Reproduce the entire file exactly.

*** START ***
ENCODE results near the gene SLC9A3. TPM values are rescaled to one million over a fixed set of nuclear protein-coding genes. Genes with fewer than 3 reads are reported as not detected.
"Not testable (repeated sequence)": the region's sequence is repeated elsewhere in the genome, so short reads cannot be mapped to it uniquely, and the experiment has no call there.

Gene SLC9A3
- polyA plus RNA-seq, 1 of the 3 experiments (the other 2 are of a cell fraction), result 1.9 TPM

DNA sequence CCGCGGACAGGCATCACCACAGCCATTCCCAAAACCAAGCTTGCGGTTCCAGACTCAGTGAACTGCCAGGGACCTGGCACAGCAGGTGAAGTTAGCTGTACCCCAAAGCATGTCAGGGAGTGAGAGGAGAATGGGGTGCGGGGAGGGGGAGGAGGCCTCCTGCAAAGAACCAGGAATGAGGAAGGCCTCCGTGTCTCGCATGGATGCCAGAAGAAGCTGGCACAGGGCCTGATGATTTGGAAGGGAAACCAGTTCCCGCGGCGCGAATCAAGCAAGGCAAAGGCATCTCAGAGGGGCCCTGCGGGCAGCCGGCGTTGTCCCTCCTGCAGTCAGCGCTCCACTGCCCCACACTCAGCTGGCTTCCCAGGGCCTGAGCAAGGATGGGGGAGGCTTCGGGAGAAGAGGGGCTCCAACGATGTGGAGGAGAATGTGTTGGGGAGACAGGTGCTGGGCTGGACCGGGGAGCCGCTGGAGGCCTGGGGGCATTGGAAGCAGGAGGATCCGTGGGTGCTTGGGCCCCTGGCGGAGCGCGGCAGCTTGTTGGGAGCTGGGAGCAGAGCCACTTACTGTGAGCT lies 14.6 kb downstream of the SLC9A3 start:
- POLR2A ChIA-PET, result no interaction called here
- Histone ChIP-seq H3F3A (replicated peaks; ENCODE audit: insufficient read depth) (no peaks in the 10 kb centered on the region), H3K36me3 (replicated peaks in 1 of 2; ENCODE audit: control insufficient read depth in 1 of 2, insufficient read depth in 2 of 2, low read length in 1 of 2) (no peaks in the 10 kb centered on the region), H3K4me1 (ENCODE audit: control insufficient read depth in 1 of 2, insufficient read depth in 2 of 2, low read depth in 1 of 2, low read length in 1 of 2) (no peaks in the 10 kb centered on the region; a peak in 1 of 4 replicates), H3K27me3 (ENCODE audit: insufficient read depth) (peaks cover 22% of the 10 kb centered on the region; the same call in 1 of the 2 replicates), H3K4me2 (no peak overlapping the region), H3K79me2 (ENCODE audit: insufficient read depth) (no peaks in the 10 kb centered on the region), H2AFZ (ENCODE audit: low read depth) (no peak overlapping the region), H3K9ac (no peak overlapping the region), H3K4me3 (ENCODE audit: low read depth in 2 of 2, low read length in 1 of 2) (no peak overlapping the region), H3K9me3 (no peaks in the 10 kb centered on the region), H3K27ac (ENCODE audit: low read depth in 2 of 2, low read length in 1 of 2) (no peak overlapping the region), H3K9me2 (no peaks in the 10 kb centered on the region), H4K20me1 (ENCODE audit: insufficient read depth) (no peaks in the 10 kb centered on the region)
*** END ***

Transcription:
ENCODE results near the gene SLC9A3. TPM values are rescaled to one million over a fixed set of nuclear protein-coding genes. Genes with fewer than 3 reads are reported as not detected.
"Not testable (repeated sequence)": the region's sequence is repeated elsewhere in the genome, so short reads cannot be mapped to it uniquely, and the experiment has no call there.

Gene SLC9A3
- polyA plus RNA-seq, 1 of the 3 experiments (the other 2 are of a cell fraction), result 1.9 TPM

DNA sequence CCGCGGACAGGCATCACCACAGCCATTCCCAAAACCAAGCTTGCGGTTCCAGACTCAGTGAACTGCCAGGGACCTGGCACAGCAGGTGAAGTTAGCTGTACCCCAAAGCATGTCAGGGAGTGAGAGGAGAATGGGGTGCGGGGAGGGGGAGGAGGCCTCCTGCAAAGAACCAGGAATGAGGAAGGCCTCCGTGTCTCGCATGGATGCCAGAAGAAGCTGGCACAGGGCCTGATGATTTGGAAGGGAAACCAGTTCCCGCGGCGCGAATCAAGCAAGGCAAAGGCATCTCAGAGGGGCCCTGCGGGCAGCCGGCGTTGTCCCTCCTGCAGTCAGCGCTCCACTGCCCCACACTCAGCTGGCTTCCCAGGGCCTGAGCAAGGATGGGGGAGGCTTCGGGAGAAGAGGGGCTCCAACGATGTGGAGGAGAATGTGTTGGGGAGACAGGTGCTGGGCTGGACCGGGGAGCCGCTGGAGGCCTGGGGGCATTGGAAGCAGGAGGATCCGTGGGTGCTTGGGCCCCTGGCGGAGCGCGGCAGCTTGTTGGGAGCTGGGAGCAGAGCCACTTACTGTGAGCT lies 14.6 kb downstream of the SLC9A3 start:
- POLR2A ChIA-PET, result no interaction called here
- Histone ChIP-seq H3F3A (replicated peaks; ENCODE audit: insufficient read depth) (no peaks in the 10 kb centered on the region), H3K36me3 (replicated peaks in 1 of 2; ENCODE audit: control insufficient read depth in 1 of 2, insufficient read depth in 2 of 2, low read length in 1 of 2) (no peaks in the 10 kb centered on the region), H3K4me1 (ENCODE audit: control insufficient read depth in 1 of 2, insufficient read depth in 2 of 2, low read depth in 1 of 2, low read length in 1 of 2) (no peaks in the 10 kb centered on the region; a peak in 1 of 4 replicates), H3K27me3 (ENCODE audit: insufficient read depth) (peaks cover 22% of the 10 kb centered on the region; the same call in 1 of the 2 replicates), H3K4me2 (no peak overlapping the region), H3K79me2 (ENCODE audit: insufficient read depth) (no peaks in the 10 kb centered on the region), H2AFZ (ENCODE audit: low read depth) (no peak overlapping the region), H3K9ac (no peak overlapping the region), H3K4me3 (ENCODE audit: low read depth in 2 of 2, low read length in 1 of 2) (no peak overlapping the region), H3K9me3 (no peaks in the 10 kb centered on the region), H3K27ac (ENCODE audit: low read depth in 2 of 2, low read length in 1 of 2) (no peak overlapping the region), H3K9me2 (no peaks in the 10 kb centered on the region), H4K20me1 (ENCODE audit: insufficient read depth) (no peaks in the 10 kb centered on the region)